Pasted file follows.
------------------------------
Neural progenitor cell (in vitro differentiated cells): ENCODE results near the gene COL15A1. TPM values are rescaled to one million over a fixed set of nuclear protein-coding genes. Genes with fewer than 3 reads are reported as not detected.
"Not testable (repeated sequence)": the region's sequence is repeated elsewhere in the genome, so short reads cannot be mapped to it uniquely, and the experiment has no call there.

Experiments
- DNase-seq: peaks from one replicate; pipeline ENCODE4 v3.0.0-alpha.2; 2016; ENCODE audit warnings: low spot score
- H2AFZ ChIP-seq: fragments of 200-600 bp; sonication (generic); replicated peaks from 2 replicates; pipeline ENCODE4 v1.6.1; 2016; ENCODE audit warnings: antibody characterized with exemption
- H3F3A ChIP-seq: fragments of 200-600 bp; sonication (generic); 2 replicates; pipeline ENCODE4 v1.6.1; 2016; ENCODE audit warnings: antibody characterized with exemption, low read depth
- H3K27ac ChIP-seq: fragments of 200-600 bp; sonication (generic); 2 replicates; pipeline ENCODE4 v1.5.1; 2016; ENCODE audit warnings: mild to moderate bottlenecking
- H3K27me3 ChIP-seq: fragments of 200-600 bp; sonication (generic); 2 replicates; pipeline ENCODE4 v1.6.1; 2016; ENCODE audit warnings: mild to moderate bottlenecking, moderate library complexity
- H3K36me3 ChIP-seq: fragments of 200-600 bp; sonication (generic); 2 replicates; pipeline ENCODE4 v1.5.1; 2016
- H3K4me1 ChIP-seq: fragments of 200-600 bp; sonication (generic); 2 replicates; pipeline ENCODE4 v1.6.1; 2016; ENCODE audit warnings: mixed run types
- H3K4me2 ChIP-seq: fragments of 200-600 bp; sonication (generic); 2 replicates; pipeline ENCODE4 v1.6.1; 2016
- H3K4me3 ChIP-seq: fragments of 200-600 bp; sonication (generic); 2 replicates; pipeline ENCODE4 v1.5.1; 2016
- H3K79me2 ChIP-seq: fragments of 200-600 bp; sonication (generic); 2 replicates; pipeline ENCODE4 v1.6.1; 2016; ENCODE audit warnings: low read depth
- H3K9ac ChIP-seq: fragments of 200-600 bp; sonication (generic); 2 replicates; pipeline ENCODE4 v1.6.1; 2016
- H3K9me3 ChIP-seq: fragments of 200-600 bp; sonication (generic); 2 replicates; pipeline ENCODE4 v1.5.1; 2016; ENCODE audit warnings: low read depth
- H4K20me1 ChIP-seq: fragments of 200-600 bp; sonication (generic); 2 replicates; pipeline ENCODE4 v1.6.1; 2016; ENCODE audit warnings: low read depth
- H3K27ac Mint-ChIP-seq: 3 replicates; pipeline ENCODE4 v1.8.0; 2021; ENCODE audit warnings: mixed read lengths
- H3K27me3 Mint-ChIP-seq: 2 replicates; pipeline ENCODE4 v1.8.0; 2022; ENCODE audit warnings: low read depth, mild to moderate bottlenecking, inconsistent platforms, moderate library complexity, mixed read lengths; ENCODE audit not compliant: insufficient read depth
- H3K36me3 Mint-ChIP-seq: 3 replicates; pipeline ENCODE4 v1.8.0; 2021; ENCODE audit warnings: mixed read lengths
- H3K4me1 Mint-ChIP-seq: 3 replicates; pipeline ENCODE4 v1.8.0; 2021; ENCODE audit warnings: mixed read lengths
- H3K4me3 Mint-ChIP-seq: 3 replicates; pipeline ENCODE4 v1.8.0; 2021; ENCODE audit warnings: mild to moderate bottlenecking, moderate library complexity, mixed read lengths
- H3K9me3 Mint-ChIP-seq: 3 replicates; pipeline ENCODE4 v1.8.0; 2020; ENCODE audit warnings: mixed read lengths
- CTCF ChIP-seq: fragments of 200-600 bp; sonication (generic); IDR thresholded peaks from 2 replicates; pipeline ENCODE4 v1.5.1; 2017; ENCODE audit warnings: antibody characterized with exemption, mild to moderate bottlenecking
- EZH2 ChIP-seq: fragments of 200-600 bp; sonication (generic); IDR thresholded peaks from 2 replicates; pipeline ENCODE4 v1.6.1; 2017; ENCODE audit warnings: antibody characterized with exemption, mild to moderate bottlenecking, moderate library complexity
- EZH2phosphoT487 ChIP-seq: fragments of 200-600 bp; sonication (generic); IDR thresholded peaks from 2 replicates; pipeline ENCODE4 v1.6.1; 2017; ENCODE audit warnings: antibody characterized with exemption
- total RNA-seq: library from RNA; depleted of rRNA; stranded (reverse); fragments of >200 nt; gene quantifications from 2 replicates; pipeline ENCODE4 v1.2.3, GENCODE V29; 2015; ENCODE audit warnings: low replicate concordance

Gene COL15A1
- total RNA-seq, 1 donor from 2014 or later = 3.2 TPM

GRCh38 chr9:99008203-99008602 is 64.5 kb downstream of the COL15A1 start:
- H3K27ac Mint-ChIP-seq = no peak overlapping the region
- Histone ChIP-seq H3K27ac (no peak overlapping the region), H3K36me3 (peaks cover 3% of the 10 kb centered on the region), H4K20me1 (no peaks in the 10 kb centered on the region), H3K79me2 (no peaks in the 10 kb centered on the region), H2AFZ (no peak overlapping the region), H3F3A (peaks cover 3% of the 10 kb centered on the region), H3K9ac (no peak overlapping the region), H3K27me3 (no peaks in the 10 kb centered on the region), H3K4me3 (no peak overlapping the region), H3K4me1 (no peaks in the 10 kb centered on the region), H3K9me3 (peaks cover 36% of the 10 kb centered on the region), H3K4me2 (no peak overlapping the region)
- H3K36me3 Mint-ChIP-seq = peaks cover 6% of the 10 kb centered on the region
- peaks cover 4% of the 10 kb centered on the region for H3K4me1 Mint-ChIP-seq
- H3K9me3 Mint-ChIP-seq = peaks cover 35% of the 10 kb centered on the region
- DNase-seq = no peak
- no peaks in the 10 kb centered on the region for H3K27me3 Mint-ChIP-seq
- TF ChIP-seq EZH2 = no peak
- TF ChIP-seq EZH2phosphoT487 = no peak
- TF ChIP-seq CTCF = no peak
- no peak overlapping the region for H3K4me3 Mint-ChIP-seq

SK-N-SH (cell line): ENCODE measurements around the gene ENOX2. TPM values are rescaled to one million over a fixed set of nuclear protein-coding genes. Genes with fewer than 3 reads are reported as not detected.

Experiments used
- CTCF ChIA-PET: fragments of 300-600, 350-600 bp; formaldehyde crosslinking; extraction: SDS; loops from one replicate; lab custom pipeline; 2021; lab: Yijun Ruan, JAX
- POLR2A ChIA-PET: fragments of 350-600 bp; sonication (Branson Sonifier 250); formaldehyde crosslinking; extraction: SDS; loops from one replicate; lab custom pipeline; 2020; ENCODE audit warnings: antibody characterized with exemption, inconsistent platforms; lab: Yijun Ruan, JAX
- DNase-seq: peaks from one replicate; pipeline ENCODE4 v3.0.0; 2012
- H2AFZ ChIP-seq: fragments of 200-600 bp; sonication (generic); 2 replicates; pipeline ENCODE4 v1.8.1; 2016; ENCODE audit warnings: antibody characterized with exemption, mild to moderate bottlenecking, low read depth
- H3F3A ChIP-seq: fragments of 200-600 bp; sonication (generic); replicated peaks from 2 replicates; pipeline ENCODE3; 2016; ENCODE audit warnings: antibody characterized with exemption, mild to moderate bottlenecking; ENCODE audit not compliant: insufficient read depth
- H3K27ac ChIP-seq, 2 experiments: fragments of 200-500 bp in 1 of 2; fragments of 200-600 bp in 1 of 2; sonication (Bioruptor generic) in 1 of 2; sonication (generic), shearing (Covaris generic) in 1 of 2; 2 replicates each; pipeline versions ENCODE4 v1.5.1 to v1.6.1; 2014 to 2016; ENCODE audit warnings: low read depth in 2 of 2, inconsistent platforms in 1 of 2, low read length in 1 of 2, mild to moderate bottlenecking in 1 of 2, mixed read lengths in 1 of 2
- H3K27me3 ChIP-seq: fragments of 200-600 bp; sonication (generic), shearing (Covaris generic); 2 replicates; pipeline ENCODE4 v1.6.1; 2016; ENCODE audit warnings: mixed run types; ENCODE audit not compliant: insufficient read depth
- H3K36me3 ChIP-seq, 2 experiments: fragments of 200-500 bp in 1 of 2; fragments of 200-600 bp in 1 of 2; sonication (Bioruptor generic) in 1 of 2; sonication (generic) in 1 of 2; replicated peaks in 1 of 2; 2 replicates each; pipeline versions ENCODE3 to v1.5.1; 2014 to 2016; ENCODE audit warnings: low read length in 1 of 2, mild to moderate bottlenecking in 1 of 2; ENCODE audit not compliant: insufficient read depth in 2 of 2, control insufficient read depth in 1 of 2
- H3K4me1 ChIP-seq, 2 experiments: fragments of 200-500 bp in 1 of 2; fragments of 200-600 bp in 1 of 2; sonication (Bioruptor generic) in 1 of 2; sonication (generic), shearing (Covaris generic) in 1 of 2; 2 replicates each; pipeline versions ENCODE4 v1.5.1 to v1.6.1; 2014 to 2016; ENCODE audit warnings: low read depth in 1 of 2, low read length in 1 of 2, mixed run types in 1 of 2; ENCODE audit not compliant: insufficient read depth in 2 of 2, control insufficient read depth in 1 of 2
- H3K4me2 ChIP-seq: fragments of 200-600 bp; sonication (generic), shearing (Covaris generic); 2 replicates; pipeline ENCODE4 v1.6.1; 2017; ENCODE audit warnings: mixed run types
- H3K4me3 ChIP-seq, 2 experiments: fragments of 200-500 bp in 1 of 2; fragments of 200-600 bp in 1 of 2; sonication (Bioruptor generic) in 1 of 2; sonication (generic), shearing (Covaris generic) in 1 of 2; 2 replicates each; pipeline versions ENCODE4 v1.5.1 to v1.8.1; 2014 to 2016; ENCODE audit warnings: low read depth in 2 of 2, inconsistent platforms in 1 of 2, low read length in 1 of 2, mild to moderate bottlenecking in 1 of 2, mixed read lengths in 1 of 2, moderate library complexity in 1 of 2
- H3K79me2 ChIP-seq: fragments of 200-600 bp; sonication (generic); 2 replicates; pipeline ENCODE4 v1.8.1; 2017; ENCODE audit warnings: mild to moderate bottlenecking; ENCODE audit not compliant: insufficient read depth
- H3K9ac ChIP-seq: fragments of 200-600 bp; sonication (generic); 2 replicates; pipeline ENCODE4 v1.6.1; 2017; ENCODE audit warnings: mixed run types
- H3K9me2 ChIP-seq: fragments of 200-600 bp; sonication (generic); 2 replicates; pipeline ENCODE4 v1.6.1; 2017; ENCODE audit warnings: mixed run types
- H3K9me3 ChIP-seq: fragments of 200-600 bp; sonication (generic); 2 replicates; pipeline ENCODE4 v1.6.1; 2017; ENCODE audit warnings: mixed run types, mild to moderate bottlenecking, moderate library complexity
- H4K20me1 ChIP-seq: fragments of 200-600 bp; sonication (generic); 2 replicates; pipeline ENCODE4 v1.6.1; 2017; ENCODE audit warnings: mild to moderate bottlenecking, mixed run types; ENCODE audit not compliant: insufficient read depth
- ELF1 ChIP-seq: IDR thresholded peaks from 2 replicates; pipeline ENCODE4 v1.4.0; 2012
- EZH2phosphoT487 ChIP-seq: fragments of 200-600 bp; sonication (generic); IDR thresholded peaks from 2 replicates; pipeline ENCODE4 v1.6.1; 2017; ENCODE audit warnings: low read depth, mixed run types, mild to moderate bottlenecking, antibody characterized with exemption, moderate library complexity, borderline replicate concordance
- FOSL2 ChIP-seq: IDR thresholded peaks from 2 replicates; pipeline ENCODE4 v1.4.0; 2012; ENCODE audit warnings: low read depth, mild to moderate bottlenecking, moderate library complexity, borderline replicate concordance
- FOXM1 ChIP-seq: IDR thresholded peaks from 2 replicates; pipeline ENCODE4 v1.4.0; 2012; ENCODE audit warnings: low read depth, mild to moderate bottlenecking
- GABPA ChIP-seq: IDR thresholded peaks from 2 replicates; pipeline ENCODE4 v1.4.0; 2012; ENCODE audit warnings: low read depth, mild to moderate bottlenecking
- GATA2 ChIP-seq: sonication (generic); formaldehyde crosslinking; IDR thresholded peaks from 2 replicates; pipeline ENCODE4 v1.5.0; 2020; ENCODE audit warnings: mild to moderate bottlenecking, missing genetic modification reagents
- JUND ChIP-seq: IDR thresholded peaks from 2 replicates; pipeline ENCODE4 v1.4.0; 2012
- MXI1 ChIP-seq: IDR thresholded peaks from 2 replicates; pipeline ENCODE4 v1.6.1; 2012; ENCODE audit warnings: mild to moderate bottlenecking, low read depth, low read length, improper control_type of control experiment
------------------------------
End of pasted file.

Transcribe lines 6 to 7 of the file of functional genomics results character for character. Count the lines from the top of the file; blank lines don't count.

- H3F3A ChIP-seq: fragments of 200-600 bp; sonication (generic); 2 replicates; pipeline ENCODE4 v1.6.1; 2016; ENCODE audit warnings: antibody characterized with exemption, low read depth
- H3K27ac ChIP-seq: fragments of 200-600 bp; sonication (generic); 2 replicates; pipeline ENCODE4 v1.5.1; 2016; ENCODE audit warnings: mild to moderate bottlenecking